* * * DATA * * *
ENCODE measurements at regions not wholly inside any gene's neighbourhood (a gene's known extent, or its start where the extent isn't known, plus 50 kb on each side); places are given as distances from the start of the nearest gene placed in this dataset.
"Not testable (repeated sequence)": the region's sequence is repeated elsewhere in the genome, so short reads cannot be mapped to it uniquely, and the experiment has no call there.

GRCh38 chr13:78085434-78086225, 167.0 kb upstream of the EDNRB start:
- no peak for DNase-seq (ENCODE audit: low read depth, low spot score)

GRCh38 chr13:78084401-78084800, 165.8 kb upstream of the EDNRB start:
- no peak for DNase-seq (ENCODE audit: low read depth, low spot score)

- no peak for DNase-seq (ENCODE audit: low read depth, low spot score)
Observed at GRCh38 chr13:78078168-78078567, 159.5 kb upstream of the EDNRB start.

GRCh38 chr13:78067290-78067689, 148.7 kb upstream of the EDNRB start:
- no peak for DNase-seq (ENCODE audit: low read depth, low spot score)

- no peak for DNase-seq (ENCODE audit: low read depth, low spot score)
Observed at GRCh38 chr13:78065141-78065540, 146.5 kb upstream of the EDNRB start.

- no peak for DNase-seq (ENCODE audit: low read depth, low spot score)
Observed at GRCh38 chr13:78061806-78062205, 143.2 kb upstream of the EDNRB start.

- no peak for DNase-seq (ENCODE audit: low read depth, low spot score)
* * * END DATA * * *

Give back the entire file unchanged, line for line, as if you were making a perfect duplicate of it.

ENCODE measurements at regions not wholly inside any gene's neighbourhood (a gene's known extent, or its start where the extent isn't known, plus 50 kb on each side); places are given as distances from the start of the nearest gene placed in this dataset.
"Not testable (repeated sequence)": the region's sequence is repeated elsewhere in the genome, so short reads cannot be mapped to it uniquely, and the experiment has no call there.

GRCh38 chr13:78085434-78086225, 167.0 kb upstream of the EDNRB start:
- no peak for DNase-seq (ENCODE audit: low read depth, low spot score)

GRCh38 chr13:78084401-78084800, 165.8 kb upstream of the EDNRB start:
- no peak for DNase-seq (ENCODE audit: low read depth, low spot score)

- no peak for DNase-seq (ENCODE audit: low read depth, low spot score)
Observed at GRCh38 chr13:78078168-78078567, 159.5 kb upstream of the EDNRB start.

GRCh38 chr13:78067290-78067689, 148.7 kb upstream of the EDNRB start:
- no peak for DNase-seq (ENCODE audit: low read depth, low spot score)

- no peak for DNase-seq (ENCODE audit: low read depth, low spot score)
Observed at GRCh38 chr13:78065141-78065540, 146.5 kb upstream of the EDNRB start.

- no peak for DNase-seq (ENCODE audit: low read depth, low spot score)
Observed at GRCh38 chr13:78061806-78062205, 143.2 kb upstream of the EDNRB start.

- no peak for DNase-seq (ENCODE audit: low read depth, low spot score)